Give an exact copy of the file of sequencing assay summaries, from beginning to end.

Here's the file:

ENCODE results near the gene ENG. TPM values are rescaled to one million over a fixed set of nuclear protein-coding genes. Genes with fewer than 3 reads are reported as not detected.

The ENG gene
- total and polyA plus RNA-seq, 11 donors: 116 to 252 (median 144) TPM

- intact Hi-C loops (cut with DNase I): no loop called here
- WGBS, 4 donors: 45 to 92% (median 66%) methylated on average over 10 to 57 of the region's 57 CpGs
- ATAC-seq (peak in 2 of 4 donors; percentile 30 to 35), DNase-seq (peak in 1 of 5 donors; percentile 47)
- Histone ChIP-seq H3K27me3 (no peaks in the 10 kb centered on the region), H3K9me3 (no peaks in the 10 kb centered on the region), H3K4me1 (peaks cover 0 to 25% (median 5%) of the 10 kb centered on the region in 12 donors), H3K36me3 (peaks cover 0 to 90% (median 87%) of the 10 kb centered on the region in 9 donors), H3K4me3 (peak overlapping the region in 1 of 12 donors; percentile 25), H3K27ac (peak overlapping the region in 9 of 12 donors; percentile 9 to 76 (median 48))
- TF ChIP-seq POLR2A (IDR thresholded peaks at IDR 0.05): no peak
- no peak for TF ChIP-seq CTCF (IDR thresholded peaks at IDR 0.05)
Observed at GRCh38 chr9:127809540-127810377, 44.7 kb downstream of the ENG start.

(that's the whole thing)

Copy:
ENCODE results near the gene ENG. TPM values are rescaled to one million over a fixed set of nuclear protein-coding genes. Genes with fewer than 3 reads are reported as not detected.

The ENG gene
- total and polyA plus RNA-seq, 11 donors: 116 to 252 (median 144) TPM

- intact Hi-C loops (cut with DNase I): no loop called here
- WGBS, 4 donors: 45 to 92% (median 66%) methylated on average over 10 to 57 of the region's 57 CpGs
- ATAC-seq (peak in 2 of 4 donors; percentile 30 to 35), DNase-seq (peak in 1 of 5 donors; percentile 47)
- Histone ChIP-seq H3K27me3 (no peaks in the 10 kb centered on the region), H3K9me3 (no peaks in the 10 kb centered on the region), H3K4me1 (peaks cover 0 to 25% (median 5%) of the 10 kb centered on the region in 12 donors), H3K36me3 (peaks cover 0 to 90% (median 87%) of the 10 kb centered on the region in 9 donors), H3K4me3 (peak overlapping the region in 1 of 12 donors; percentile 25), H3K27ac (peak overlapping the region in 9 of 12 donors; percentile 9 to 76 (median 48))
- TF ChIP-seq POLR2A (IDR thresholded peaks at IDR 0.05): no peak
- no peak for TF ChIP-seq CTCF (IDR thresholded peaks at IDR 0.05)
Observed at GRCh38 chr9:127809540-127810377, 44.7 kb downstream of the ENG start.